NFL painkiller lawsuit dismissed
15 February 2017
California Federal District Court Judge William Alsup dismissed in part a class-action lawsuit filed by former NFL players who alleged teams forced players to ingest painkillers in order to keep them on the field regardless of the health risks posed and the potential long-term consequences. The complaint, filed against all 32 teams of the NFL, stated the teams’ main goal was to mask pain and conceal injuries. In July 2016, Judge Alsup refused to dismiss the lawsuit, despite the NFL’s protestations that the claims were barred by statutes of limitation.
Judge Alsup, however, rejected the players’ Racketeer Influenced and Corrupt Organizations Act (RICO) claims finding they were untimely and unsupported by facts. In his February 3, 2017 ruling, Judge Alsup stated that to prevail in a RICO claim, the players needed to demonstrate the teams conducted an enterprise through racketeering activity that caused the injury to players business or property. According to the ruling, Judge Alsup rejected the players’ contention that latent physical injuries harmed their business or property, a necessary condition for a RICO claim. Alsup also dismissed claims of conspiracy violating state law because the players failed to show “any agreement or understanding between the clubs to adhere to a return-to-play practice or policy.”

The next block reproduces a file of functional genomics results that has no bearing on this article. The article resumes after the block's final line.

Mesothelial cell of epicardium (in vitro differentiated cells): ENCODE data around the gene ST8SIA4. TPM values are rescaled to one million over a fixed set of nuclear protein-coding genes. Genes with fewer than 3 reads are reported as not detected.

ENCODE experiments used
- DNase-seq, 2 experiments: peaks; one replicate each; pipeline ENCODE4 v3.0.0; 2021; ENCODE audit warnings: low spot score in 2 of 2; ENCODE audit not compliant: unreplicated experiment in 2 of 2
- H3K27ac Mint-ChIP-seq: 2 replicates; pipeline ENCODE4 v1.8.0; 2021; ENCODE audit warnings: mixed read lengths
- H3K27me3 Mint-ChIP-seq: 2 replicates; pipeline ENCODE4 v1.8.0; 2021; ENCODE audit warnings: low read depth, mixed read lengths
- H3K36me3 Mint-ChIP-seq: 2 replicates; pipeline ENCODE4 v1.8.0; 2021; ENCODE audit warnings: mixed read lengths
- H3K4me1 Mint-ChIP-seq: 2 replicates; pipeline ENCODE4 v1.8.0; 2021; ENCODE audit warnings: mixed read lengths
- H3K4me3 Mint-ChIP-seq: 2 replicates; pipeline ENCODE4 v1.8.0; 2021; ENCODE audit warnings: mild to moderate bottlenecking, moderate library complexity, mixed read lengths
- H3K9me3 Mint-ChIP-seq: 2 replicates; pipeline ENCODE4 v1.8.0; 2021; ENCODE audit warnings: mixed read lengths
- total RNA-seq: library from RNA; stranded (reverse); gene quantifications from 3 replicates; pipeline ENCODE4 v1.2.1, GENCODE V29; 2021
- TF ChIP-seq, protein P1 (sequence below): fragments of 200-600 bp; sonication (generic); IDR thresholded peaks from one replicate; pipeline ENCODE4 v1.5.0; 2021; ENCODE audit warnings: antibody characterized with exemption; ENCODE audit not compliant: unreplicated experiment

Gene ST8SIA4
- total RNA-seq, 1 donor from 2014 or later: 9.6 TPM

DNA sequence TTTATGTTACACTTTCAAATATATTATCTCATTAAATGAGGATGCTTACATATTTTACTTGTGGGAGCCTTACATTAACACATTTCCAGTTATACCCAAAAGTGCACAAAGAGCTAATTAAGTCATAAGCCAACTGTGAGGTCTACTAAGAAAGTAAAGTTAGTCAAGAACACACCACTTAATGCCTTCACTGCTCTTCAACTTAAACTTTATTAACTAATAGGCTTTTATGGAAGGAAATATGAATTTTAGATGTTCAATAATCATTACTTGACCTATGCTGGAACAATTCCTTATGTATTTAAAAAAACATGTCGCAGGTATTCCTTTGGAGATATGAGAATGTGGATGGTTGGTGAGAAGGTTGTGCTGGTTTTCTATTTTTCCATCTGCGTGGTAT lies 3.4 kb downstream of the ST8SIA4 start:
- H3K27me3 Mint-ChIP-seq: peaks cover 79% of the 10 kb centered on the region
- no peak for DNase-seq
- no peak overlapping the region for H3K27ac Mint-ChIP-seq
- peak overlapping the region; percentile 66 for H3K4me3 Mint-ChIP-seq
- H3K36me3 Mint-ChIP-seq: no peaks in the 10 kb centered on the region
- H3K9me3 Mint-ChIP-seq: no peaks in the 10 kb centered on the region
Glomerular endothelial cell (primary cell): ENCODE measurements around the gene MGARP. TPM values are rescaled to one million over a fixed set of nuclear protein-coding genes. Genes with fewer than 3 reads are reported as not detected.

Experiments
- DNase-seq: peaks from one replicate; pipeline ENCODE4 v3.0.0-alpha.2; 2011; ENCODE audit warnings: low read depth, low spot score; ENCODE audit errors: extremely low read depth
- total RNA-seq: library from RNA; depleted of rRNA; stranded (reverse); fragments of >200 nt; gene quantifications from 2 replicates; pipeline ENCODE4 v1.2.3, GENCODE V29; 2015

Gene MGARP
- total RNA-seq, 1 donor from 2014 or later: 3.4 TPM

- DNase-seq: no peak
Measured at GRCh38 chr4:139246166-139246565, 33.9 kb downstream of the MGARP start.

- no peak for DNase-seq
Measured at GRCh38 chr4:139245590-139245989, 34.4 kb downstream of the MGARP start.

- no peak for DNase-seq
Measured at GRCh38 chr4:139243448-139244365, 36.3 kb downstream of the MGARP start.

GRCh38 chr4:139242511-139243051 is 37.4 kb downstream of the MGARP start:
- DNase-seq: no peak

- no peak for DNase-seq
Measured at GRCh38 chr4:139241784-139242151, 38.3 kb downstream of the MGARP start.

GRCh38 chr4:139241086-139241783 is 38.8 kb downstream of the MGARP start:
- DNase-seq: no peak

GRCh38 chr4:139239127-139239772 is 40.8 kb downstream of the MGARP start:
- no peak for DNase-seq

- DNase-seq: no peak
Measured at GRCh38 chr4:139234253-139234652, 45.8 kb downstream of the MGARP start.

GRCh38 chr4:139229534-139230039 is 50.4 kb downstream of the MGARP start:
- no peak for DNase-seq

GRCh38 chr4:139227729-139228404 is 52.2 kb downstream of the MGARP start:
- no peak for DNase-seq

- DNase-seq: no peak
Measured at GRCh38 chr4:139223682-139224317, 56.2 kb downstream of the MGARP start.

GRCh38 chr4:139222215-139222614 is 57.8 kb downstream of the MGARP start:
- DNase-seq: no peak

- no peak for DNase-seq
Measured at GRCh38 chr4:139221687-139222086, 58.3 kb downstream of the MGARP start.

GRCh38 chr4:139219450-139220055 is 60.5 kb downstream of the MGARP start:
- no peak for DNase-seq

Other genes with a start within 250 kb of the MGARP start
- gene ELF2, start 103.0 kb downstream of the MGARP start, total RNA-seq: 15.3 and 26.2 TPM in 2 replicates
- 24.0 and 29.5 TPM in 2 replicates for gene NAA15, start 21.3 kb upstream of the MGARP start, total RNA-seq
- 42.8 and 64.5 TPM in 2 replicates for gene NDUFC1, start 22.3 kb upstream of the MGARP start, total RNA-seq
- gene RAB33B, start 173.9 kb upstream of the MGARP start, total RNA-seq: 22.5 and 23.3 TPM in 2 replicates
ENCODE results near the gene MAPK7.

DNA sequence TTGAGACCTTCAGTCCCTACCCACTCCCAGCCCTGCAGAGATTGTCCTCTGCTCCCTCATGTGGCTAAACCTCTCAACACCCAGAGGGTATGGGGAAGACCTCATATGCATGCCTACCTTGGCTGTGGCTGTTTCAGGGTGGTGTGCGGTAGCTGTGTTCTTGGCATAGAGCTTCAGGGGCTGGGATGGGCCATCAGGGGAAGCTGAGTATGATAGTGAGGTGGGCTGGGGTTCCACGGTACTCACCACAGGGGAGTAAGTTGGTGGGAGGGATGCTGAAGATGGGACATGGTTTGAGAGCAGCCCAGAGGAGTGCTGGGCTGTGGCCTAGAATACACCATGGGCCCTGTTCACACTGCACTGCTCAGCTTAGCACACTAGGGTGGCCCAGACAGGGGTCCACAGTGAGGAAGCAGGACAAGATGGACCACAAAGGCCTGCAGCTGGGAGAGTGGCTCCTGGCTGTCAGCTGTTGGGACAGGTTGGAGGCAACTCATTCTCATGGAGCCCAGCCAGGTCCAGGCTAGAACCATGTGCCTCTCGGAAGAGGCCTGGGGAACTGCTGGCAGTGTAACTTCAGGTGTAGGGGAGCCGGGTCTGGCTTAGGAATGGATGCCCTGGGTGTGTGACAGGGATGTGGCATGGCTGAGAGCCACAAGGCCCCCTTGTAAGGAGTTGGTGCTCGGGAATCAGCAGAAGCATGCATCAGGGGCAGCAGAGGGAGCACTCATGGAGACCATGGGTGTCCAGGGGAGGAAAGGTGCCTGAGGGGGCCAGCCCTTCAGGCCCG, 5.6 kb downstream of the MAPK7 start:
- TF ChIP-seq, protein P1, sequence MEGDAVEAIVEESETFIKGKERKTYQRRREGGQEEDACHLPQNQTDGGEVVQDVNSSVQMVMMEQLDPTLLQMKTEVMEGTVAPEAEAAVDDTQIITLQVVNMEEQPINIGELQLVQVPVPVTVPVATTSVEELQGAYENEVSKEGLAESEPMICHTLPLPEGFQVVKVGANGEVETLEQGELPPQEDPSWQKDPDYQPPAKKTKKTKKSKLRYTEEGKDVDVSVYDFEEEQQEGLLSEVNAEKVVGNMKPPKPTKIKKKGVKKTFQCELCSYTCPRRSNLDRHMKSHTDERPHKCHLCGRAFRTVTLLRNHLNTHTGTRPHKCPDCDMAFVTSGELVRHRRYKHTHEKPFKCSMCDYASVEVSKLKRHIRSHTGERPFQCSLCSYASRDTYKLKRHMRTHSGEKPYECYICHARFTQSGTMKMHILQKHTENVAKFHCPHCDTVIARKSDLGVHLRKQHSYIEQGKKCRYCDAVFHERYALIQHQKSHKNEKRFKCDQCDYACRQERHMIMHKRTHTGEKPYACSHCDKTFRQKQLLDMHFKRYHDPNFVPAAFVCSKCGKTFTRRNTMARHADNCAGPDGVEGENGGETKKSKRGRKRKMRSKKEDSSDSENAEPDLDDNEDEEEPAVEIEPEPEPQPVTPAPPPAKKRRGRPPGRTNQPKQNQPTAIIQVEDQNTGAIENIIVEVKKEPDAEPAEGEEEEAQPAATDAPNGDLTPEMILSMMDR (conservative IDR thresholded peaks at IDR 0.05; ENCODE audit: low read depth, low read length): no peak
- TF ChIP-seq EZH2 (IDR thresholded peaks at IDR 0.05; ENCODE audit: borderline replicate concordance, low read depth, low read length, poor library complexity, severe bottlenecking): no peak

Despite the other dismissals, Judge Alsup declined to dismiss state law claims of misrepresentation and concealment against eight of the 32 teams because specific stories cited in the complaint provided sufficient grounds to advance the claims past the motion to dismiss phase. The misrepresentation and concealment claims remain against the Lions, Raiders, Broncos, Packers, Seahawks, Dolphins, Chargers, and Vikings. The players are allowed until February 22, 2017 to file an amendment complaint.
- Tags: American Football | National Football League (NFL) | Racketeer Influenced and Corrupt Organizations Act (RICO) | United States of America (USA)
- NFL players union argues no breach of collective bargaining agreement on player’s 10-game drug suspension
- Statement on SCOTUS declining to consider appeals of the NFL concussion settlement
- NLRB opens its doors to protect college football players as employees
- NHL’s subpoena requests regarding CTE: Valid production request or invasion of privacy?